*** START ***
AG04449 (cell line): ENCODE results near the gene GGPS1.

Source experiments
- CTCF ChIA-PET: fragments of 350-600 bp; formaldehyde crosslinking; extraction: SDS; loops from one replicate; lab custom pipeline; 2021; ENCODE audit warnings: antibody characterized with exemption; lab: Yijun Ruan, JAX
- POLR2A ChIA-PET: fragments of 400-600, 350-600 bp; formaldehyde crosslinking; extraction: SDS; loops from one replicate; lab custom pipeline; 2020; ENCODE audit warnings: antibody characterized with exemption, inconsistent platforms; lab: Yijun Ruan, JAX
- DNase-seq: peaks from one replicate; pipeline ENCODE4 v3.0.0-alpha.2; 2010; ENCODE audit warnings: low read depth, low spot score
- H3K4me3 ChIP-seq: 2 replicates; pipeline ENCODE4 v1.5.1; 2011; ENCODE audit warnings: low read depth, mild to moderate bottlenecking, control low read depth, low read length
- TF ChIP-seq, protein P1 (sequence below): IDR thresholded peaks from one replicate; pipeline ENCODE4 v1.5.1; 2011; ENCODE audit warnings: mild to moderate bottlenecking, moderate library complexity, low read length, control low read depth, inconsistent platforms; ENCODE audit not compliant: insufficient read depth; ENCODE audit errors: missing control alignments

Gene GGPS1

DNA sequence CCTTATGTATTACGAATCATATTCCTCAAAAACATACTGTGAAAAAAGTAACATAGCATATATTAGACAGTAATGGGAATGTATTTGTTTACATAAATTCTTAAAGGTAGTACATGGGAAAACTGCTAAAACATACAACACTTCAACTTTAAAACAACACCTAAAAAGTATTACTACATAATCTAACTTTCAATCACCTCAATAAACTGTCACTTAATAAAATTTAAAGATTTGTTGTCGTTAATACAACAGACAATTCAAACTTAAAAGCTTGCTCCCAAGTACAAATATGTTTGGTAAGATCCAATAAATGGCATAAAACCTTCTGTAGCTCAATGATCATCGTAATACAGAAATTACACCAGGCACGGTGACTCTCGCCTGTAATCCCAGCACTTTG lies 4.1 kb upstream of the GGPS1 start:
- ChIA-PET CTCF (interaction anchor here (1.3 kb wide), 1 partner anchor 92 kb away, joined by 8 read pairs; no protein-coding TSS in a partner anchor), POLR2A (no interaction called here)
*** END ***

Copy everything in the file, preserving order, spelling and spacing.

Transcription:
AG04449 (cell line): ENCODE results near the gene GGPS1.

Source experiments
- CTCF ChIA-PET: fragments of 350-600 bp; formaldehyde crosslinking; extraction: SDS; loops from one replicate; lab custom pipeline; 2021; ENCODE audit warnings: antibody characterized with exemption; lab: Yijun Ruan, JAX
- POLR2A ChIA-PET: fragments of 400-600, 350-600 bp; formaldehyde crosslinking; extraction: SDS; loops from one replicate; lab custom pipeline; 2020; ENCODE audit warnings: antibody characterized with exemption, inconsistent platforms; lab: Yijun Ruan, JAX
- DNase-seq: peaks from one replicate; pipeline ENCODE4 v3.0.0-alpha.2; 2010; ENCODE audit warnings: low read depth, low spot score
- H3K4me3 ChIP-seq: 2 replicates; pipeline ENCODE4 v1.5.1; 2011; ENCODE audit warnings: low read depth, mild to moderate bottlenecking, control low read depth, low read length
- TF ChIP-seq, protein P1 (sequence below): IDR thresholded peaks from one replicate; pipeline ENCODE4 v1.5.1; 2011; ENCODE audit warnings: mild to moderate bottlenecking, moderate library complexity, low read length, control low read depth, inconsistent platforms; ENCODE audit not compliant: insufficient read depth; ENCODE audit errors: missing control alignments

Gene GGPS1

DNA sequence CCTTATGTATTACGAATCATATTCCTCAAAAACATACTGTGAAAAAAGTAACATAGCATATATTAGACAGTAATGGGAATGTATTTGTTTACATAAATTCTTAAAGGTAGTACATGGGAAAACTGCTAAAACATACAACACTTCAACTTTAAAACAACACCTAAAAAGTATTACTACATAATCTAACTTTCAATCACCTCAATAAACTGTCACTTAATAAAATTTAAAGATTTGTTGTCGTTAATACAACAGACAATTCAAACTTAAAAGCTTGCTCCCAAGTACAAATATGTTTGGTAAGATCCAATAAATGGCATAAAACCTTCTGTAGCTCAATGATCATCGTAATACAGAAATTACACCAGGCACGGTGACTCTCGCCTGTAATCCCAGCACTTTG lies 4.1 kb upstream of the GGPS1 start:
- ChIA-PET CTCF (interaction anchor here (1.3 kb wide), 1 partner anchor 92 kb away, joined by 8 read pairs; no protein-coding TSS in a partner anchor), POLR2A (no interaction called here)